2016 Greater Boston Housing Report Card Reflection | City of Ideas
Residents of Greater Boston, from recent college graduates to young families, to the expanding elder population know that it is one of the most expensive regions in the United States in which to live and work. We’ve seen article after article in the news media over the last several years focusing on the high cost of living, the rising rates of family homelessness and the lack of affordable housing. The report card, released by The Boston Foundation in partnership with Northeastern University’s Dukakis Center for Urban and Regional Policy, has continued to confirm with hard data that indeed Boston is expensive––in fact only New York City and San Francisco have higher effective rents than Boston.
According to the U.S. Census Bureau’s American Community Survey data for 2010 to 2014 –data which do not account for differences in living costs across metro areas– about 10.6% of Greater Boston families lived below the poverty line in 2014. Since the federal poverty level doesn't account for differences in the cost of living based on location, the 10.6% of families living in poverty in Boston could live anywhere in the country and still be considered living below the poverty level given their current income. What does the lack of accounting for cost of living mean in a region where the housing cost burden has risen 10.8% since 2000? A region where 50% of residents face the challenge of generally high expenses and specifically paying more than 30% of their income for housing?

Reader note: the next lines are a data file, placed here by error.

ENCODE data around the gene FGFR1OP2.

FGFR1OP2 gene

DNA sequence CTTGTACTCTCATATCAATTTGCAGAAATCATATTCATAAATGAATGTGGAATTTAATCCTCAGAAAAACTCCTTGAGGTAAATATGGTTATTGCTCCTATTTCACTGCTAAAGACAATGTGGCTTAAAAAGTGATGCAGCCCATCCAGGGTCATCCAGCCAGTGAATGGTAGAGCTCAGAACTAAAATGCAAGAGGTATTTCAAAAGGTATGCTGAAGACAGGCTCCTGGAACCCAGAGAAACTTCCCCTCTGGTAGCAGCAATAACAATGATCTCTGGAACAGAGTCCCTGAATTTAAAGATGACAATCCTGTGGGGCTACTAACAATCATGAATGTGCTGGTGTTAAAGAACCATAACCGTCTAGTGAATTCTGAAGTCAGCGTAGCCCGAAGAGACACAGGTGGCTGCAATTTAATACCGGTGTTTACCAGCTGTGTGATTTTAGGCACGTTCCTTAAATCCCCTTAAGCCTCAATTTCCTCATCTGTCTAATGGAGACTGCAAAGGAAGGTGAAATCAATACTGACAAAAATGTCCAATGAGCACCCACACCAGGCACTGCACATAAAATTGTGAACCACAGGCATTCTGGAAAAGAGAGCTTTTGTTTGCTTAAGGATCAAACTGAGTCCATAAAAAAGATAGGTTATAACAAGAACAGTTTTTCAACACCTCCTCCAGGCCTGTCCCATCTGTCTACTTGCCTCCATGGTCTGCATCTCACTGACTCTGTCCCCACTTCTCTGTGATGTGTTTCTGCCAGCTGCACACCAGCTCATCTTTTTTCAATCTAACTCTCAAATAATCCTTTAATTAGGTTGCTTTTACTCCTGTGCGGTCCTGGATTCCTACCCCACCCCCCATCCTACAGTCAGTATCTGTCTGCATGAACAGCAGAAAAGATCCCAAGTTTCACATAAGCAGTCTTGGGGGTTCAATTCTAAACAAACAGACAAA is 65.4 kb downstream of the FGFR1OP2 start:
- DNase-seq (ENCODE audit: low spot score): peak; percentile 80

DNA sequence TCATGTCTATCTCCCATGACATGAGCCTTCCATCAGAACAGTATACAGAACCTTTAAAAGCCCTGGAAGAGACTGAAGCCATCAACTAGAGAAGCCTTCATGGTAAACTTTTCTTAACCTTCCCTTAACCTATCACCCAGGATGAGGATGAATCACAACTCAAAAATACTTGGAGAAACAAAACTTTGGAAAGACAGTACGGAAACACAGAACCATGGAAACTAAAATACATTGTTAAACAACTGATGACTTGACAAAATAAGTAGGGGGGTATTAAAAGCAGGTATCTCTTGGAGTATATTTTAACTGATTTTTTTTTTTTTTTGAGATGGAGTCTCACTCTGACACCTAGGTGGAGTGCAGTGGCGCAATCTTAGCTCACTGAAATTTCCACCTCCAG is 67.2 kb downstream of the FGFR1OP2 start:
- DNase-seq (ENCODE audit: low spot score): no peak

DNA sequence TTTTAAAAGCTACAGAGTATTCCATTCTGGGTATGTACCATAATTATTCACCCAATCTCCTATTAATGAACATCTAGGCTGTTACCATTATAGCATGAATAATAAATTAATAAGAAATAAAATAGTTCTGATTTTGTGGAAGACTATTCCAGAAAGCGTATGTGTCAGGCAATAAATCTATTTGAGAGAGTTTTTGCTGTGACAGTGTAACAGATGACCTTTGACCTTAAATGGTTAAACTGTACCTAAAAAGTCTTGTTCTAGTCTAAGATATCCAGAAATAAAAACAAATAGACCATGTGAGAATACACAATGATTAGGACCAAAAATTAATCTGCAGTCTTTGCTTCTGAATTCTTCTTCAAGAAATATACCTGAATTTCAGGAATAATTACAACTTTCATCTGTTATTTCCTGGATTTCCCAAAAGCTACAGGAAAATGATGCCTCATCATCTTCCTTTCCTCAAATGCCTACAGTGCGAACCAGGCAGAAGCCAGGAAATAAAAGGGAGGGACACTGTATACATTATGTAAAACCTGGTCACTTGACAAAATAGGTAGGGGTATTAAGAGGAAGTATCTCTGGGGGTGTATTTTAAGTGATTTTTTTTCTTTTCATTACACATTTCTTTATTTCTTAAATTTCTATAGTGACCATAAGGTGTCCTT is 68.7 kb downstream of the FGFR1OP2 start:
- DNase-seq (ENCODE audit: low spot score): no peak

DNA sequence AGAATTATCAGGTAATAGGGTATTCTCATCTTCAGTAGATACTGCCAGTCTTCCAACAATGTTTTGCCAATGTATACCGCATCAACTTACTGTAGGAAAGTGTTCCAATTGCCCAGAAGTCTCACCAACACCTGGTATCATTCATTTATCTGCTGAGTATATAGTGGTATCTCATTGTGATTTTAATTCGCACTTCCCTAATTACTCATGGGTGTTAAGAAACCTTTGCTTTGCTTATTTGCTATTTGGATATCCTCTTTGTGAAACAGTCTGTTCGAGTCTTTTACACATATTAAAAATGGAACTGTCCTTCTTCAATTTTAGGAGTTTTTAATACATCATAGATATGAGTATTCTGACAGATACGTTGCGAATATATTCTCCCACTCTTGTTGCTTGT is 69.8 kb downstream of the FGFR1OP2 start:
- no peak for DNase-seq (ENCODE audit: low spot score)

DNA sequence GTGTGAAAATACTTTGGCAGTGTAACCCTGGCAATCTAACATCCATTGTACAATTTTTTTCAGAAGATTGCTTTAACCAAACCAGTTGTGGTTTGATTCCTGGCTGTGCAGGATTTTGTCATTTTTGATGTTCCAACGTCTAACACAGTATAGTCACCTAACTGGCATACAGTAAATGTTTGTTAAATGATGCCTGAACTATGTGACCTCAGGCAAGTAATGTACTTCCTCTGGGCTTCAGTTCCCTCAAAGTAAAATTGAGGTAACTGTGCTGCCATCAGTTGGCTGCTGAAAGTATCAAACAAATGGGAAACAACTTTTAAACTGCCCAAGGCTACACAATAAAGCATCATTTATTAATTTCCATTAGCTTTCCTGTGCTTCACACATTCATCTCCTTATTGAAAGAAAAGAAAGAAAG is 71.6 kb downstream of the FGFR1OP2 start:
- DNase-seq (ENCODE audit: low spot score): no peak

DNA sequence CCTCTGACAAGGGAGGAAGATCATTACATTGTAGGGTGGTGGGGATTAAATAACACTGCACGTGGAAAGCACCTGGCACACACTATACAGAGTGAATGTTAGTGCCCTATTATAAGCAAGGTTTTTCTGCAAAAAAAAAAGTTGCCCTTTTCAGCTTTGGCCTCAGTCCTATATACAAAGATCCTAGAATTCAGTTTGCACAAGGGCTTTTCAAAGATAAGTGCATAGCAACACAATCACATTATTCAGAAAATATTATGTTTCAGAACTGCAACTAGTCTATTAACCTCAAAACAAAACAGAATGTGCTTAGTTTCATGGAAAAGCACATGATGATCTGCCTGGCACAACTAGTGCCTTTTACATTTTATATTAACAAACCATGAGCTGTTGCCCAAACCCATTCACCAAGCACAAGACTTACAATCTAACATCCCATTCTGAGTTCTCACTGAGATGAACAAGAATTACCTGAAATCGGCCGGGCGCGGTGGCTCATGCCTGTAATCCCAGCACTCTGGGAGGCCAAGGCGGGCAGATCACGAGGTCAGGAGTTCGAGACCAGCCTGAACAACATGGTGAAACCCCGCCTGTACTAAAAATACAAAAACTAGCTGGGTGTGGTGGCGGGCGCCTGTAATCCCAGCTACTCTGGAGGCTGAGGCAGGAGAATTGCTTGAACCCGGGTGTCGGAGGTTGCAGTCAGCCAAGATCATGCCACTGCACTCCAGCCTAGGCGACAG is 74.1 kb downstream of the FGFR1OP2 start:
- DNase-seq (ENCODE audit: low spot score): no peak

Researcher Barry Bluestone and his team at the Dukakis Center took on this question in the report card. They calculated a cost-of-living adjusted poverty threshold and found that while the traditional threshold allows that 10.6% of families in Greater Boston live in poverty, under the adjusted threshold nearly one in six families (16.2%) are poor, almost 5% higher than the U.S. at large (11.5%).
Under the adjusted poverty standard 57,000 more families than reported by the U.S. Census Bureau are poor, bringing the total to approximately 163,000 families. If the adjusted threshold is expanded to include non-family households the percent of households with incomes falling below the poverty line is 25%. More than 50% of people living under the “traditional” poverty threshold in four of the five Greater Boston counties did not receive housing assistance.
So, you can see we have work to do to address the affordable housing deficit and poverty in Greater Boston, as the two go hand in hand.
If you haven’t read the report card, click here. It’s worth your time.